Equity begins with Acknowledgement

Beginning with the forced removal of Indigenous Peoples and continuing through the implementation of anti-Black public policies and redevelopment practices, Atlanta is no stranger to the displacement of indigenous people and the destruction of African American communities. It is woven into the very origin story of our city.

Our acknowledgement comes with responsibility. As we steward the land with the largest infrastructure project this city has ever seen, we recognize the historical trauma and continued displacement along with the great responsibility we have for ensuring equitable access to all the benefits the Atlanta BeltLine has, can, and will bring to our communities.

We are on the traditional homelands of the Muscogee Creek and Cherokee Peoples. These Indigenous people were displaced through violence and governmental policies in the 1830s to make room for European settlers. Atlanta was built on top of thriving trade routes that connected Appalachia to the sea and was home to ceremonial grounds and vibrant communities.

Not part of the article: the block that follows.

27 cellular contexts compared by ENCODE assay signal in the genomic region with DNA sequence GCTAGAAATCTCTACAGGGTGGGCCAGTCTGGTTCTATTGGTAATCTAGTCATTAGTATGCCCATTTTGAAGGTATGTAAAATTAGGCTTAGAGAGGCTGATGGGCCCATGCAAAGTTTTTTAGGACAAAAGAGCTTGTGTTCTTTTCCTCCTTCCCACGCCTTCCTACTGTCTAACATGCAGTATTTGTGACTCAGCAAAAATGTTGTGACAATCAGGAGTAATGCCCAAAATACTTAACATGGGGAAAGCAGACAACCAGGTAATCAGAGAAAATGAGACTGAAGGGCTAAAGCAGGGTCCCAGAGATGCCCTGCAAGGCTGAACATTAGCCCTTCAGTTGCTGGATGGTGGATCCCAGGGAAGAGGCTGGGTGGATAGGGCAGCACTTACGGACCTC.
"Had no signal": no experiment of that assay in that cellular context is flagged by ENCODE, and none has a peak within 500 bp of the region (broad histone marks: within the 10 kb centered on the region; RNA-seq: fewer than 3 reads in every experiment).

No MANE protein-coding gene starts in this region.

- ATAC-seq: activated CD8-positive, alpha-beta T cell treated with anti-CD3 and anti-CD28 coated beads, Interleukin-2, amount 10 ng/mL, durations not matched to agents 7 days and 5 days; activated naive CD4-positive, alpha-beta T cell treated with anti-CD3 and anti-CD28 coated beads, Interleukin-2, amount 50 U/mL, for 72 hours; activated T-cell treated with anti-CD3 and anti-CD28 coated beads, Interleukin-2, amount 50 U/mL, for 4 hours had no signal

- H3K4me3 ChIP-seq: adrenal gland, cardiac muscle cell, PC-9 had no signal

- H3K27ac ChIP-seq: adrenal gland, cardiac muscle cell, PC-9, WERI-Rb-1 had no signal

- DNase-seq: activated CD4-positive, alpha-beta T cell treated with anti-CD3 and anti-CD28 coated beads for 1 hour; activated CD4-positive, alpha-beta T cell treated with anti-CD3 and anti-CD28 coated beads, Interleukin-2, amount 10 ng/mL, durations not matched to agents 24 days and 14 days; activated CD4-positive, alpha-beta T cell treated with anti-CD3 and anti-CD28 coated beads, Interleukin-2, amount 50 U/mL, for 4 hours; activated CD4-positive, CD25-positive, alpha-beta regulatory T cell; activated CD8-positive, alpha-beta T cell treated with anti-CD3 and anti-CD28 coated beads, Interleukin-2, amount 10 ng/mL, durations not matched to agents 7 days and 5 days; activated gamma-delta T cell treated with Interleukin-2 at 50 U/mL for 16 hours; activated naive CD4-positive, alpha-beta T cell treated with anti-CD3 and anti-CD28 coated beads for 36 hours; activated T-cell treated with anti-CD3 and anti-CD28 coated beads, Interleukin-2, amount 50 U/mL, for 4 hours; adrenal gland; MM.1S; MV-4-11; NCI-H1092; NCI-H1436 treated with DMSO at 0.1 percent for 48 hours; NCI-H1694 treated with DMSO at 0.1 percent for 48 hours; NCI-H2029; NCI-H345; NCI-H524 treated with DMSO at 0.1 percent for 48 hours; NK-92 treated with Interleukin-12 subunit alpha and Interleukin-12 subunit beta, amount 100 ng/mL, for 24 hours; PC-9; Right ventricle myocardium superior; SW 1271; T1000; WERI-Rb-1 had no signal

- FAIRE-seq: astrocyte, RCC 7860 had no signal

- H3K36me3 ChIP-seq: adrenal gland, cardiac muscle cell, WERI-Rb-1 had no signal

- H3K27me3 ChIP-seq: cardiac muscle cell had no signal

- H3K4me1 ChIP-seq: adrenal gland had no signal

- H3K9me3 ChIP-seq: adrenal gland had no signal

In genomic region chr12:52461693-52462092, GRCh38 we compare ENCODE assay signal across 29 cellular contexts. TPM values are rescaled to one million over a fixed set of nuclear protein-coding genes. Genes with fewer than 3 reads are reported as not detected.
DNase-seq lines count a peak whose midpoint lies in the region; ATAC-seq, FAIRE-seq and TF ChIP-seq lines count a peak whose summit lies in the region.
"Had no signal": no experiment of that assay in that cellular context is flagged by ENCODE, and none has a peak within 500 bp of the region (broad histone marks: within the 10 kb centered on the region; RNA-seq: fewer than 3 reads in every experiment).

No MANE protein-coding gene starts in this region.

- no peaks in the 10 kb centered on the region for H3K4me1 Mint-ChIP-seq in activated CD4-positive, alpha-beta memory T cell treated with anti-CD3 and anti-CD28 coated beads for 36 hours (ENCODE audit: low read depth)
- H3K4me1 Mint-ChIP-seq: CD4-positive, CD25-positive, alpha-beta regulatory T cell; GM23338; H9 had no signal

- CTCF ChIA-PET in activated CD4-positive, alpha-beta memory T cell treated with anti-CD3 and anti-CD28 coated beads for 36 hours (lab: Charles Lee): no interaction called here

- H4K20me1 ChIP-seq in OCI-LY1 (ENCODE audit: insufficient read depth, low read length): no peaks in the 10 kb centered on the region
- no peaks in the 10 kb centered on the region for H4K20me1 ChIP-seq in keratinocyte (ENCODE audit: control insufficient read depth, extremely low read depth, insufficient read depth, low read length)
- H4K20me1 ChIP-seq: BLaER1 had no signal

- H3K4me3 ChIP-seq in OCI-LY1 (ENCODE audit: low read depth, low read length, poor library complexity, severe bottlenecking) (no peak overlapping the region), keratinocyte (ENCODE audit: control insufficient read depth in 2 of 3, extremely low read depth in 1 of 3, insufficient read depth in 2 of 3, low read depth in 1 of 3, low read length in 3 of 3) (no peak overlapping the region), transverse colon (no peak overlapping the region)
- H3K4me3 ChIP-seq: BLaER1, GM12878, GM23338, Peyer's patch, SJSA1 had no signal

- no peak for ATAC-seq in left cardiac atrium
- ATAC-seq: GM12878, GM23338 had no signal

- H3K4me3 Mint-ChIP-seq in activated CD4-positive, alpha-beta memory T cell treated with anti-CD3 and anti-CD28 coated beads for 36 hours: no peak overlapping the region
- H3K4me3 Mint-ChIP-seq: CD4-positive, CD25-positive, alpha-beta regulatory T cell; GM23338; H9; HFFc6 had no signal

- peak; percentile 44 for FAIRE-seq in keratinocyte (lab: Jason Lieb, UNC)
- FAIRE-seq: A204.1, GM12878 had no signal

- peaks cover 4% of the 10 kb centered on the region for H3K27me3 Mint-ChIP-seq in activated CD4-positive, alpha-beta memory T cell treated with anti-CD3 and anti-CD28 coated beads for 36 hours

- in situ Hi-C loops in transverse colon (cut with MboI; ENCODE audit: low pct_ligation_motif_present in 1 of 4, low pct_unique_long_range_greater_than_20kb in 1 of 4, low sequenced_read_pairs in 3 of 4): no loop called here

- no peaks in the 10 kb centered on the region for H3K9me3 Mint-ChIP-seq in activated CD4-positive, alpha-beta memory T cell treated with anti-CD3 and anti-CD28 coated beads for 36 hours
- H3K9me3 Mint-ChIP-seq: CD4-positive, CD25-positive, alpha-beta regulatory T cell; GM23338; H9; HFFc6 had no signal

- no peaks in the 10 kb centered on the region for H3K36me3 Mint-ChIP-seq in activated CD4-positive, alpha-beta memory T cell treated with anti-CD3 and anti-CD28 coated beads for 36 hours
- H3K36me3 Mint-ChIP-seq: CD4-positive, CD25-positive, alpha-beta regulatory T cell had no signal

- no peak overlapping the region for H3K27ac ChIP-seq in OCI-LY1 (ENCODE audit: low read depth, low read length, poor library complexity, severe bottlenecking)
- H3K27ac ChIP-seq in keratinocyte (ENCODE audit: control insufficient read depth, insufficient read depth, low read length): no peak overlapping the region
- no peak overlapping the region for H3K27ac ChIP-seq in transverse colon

For centuries, indigenous peoples and their traditional territories have been purposefully left off maps by colonizers as part of a sustained campaign to delegitimize their existence and land claims. Interactive mapping website Native Land Digital does the opposite, by stripping out country and state borders in order to highlight the complex patchwork of historic and present-day Indigenous territories, treaties, and languages that stretch across the United States, Canada, and beyond.

Visitors to the site can enter a street address or ZIP code into the map’s search bar to discover whose traditional territory their home was built on.

Explore Native Land Digital